A new report led by NOAA warns that the country’s coasts will be hit by fast sea level rise between now and the year 2050.
Researchers at the National Oceanic and Atmospheric Agency estimate that the U.S. will experience as much sea level in the next 30 years as it witnessed in the previous 100 years.
The Gulf coast, especially Texas and Louisiana, will get hit hardest.
The Atlantic coast will also see higher than average sea level rise.
It will be less on the Pacific coast.
Scientists warn that these higher sea levels will mean more frequent coastal flooding, even where there aren’t any storms or heavy rainfall.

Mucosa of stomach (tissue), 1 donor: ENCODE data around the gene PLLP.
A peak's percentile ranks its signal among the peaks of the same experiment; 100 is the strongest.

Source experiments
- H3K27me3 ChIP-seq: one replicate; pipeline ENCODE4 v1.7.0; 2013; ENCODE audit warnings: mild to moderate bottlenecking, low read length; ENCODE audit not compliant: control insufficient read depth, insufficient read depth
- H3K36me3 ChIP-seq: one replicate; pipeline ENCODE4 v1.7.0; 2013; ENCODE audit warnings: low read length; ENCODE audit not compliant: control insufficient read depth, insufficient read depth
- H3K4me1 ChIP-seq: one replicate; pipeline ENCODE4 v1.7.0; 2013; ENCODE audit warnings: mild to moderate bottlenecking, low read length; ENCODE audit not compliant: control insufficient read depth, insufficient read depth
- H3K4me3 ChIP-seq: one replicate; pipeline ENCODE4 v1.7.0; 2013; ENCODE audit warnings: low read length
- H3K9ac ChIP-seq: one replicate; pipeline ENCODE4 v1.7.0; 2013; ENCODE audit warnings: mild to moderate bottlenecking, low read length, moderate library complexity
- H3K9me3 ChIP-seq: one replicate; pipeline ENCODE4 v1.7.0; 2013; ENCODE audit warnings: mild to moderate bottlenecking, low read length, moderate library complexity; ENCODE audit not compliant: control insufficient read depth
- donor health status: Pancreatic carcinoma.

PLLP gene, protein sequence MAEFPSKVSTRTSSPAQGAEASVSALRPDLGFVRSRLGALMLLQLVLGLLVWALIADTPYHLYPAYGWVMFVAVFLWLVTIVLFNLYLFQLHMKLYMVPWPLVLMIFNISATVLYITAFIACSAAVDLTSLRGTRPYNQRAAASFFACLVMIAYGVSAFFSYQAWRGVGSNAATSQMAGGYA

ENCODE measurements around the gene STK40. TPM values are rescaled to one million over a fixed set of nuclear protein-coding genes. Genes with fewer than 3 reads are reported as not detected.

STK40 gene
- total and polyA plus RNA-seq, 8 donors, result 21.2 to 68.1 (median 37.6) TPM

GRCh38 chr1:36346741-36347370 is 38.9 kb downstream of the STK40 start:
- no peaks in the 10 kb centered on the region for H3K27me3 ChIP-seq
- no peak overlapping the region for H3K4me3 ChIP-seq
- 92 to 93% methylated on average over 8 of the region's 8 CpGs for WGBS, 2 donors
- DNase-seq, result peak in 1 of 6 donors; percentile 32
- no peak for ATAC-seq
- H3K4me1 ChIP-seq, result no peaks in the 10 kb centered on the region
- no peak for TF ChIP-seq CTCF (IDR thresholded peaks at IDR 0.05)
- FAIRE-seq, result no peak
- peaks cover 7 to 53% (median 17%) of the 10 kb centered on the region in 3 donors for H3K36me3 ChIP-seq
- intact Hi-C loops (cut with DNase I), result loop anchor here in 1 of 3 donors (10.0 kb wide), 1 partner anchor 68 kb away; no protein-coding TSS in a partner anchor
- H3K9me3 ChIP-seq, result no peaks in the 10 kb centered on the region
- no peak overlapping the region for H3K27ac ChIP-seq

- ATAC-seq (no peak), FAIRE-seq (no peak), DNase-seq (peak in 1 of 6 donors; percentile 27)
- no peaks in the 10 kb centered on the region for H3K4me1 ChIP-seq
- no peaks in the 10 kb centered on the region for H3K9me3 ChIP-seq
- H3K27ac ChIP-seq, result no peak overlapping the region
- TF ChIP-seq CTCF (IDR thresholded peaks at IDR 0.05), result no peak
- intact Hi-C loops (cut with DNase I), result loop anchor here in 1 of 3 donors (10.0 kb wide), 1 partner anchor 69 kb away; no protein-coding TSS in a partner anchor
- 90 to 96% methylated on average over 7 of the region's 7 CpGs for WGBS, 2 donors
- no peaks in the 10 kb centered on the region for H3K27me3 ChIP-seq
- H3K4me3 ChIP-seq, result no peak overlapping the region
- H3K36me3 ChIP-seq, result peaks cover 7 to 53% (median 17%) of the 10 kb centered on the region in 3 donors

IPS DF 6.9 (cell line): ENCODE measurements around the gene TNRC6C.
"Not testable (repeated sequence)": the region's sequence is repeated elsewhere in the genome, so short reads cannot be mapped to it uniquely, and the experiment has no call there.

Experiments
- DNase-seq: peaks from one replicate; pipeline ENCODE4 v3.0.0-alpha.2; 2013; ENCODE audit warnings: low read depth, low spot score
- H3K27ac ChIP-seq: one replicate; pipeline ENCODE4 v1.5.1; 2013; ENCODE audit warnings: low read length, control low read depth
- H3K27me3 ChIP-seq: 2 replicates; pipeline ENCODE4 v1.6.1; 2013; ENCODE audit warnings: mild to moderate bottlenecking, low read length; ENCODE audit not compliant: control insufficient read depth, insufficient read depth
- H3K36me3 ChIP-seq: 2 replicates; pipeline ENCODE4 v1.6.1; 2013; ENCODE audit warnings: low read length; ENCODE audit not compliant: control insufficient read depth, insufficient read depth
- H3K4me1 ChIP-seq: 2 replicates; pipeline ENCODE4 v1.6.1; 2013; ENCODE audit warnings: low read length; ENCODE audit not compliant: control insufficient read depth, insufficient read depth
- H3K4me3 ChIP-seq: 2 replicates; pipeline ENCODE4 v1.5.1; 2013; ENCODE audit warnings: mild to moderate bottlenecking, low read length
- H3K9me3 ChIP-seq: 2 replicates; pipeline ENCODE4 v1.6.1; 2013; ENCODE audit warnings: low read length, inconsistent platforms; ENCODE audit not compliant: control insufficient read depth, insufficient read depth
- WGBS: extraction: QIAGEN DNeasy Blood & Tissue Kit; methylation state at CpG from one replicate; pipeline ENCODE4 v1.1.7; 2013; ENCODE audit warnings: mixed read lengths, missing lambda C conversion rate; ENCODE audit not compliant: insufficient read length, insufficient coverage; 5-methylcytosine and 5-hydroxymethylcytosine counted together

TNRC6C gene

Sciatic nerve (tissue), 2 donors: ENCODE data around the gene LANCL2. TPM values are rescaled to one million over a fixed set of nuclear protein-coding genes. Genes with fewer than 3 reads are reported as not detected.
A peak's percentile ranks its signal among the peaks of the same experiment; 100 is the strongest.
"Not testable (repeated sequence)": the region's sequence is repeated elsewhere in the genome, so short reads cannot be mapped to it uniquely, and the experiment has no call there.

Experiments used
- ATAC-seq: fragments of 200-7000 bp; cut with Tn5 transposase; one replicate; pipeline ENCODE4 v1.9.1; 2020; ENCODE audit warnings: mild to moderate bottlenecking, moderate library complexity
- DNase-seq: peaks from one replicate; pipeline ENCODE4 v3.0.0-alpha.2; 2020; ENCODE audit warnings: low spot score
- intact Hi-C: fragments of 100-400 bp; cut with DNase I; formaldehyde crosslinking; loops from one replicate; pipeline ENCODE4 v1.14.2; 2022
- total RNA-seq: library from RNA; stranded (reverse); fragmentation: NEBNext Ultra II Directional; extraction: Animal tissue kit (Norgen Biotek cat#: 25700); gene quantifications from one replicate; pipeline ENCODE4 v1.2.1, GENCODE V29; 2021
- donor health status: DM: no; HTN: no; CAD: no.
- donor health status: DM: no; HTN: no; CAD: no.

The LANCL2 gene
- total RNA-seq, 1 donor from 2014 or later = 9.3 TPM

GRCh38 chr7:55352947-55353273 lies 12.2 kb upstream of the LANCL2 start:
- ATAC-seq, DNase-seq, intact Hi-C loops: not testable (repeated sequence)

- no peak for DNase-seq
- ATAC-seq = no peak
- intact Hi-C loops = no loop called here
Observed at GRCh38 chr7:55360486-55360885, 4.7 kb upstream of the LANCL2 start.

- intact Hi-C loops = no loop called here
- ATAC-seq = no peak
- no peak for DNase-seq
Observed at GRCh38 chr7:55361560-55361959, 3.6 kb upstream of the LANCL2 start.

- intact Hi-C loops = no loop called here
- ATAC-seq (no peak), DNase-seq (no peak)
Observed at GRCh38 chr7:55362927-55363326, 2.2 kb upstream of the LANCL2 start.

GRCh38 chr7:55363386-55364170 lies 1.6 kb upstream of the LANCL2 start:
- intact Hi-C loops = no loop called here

Floods are expected to be more damaging.
NOAA predicts storm surge heights will rise and reach further inland.
Scientists also warned that emissions are contributing to higher sea levels.
They warn that “failing to curb future emissions could cause an additional 1.5 - 5 feet of rise for a total of 3.5 - 7 feet by the end of this century.”
The U.S. Secretary of Commerce, Gina Raimondo, hopes this new information will help coastal communities plan ahead.
“We must redouble our efforts to cut the greenhouse gases that cause climate change while, at the same time, help our coastal communities become more resilient in the face of rising seas,” said Raimondo in a NOAA news release.
Several government agencies contributed to the report, including NASA, EPA, USGS, DoD, FEMA and the U.S. Army Corps of Engineers.